A recent study commissioned by the PULSE EFT Network showed that despite recent and well-publicized data breaches at major retailers, the performance of debit card programs improved in 2013.
According to the study, consumers have increasingly turned to electronic payments—the number of transactions per card increased to 20 from approximately 19 in 2012.
Debit card use increased last year, despite an uptick in cybercrime. The study found that 14 percent of all debit cards were exposed to data breaches last year.
As a result of security concerns, many issuers have since opted to implement EMV, a standard that is considered more secure than traditional magnetic stripe cards. According to the study, 86 percent of financial institutions said they plan to issue EMV cards within the next two years—compared to 50 percent in 2012.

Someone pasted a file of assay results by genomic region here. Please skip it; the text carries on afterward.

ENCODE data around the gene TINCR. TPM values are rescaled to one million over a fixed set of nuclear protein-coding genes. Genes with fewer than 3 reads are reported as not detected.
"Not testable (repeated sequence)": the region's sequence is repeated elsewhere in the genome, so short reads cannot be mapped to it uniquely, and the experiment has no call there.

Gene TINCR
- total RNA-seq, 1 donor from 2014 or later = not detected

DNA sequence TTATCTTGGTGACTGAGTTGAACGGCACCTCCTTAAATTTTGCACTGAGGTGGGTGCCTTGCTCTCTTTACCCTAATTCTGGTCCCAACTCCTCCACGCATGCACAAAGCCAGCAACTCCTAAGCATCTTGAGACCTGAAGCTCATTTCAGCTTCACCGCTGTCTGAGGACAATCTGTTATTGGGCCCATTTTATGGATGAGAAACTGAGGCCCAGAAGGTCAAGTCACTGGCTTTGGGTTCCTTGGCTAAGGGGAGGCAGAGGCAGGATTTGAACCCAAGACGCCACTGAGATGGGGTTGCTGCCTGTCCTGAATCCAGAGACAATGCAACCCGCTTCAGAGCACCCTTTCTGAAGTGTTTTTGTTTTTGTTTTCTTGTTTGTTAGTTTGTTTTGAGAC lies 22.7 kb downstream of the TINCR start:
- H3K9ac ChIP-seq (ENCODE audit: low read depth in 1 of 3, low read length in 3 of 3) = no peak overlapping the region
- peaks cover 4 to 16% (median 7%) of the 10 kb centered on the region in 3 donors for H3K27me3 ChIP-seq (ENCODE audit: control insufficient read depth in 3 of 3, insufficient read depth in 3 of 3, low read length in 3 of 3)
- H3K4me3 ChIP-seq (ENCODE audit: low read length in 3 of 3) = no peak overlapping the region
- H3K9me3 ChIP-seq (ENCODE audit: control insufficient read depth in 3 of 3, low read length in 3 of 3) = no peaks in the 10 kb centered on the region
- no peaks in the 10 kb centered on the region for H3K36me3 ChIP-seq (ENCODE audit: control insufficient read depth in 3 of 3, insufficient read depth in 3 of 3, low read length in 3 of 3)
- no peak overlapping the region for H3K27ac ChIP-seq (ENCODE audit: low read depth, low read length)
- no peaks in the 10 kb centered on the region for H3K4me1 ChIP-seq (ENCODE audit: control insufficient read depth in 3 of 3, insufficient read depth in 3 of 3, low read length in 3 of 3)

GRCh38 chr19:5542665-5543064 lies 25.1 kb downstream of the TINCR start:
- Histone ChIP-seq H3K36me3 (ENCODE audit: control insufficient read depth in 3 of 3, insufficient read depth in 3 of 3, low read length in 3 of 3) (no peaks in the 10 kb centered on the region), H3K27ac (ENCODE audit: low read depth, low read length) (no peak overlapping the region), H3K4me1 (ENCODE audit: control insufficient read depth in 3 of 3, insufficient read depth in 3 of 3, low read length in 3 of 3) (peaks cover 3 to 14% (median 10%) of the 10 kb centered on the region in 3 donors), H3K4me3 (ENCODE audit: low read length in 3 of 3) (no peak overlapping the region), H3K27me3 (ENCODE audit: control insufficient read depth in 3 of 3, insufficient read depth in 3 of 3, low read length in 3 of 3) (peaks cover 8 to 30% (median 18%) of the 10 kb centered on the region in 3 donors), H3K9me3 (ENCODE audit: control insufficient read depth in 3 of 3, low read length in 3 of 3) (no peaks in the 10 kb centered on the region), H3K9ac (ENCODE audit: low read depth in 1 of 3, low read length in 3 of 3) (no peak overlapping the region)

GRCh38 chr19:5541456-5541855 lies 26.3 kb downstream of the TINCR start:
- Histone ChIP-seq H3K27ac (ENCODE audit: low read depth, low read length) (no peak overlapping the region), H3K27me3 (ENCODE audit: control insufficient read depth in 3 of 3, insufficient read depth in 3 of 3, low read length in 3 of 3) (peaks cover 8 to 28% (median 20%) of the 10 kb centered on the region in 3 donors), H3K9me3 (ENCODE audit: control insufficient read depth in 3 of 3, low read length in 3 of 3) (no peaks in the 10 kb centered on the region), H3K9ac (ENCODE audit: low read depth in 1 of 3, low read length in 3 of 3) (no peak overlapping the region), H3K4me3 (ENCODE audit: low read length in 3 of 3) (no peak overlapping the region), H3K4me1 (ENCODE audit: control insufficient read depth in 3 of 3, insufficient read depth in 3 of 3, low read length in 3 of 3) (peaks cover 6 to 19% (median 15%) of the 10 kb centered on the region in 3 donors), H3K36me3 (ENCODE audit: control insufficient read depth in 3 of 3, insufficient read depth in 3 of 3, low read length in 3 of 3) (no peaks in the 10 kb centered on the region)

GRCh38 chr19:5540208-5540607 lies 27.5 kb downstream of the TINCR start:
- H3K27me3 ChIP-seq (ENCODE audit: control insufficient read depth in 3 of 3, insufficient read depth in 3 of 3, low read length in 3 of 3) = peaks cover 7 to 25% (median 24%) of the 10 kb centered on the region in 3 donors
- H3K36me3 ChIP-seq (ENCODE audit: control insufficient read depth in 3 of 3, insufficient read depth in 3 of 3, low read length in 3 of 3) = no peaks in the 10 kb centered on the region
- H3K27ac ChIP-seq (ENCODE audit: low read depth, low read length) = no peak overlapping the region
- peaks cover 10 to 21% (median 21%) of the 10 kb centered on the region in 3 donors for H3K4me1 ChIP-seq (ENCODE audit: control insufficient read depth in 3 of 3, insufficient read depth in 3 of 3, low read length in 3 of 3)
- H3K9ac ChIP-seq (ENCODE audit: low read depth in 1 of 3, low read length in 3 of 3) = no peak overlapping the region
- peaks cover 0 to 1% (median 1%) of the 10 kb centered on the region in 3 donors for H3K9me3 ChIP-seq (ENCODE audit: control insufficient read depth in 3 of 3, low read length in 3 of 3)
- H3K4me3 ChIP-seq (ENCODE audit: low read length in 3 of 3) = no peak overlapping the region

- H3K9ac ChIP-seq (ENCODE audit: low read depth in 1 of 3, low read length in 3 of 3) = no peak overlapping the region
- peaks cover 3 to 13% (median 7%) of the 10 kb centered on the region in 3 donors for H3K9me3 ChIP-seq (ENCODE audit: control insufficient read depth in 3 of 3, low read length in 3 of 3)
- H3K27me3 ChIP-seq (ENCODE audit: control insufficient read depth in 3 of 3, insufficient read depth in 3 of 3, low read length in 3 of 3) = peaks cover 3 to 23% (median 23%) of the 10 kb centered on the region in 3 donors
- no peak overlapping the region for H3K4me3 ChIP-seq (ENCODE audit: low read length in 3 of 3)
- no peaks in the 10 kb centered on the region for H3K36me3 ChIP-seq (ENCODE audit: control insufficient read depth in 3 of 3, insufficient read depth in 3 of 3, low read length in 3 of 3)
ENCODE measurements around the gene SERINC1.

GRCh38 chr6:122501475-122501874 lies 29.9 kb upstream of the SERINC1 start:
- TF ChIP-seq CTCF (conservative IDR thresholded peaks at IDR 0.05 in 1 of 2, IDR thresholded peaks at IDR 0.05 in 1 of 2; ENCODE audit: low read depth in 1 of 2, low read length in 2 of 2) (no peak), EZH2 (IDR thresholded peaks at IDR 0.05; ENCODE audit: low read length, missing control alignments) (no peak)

Additionally, PULSE said that as consumers move away from cash payments to electronic payments, ATM use will decline. Last year, the study showed, ATM withdrawals fell to a study-wide low of 2.3 per card per month. While large banks expect ATM transactions to continue to decline, smaller institutions expect increased ATM transaction volume as they push traffic from branches to ATMs.
The study, which was conducted by Oliver Wyman, is the ninth installment in the study series. Seventy-one financial institutions, of which 29 have at least $10 billion in assets and are subject to the interchange cap, participated in the study.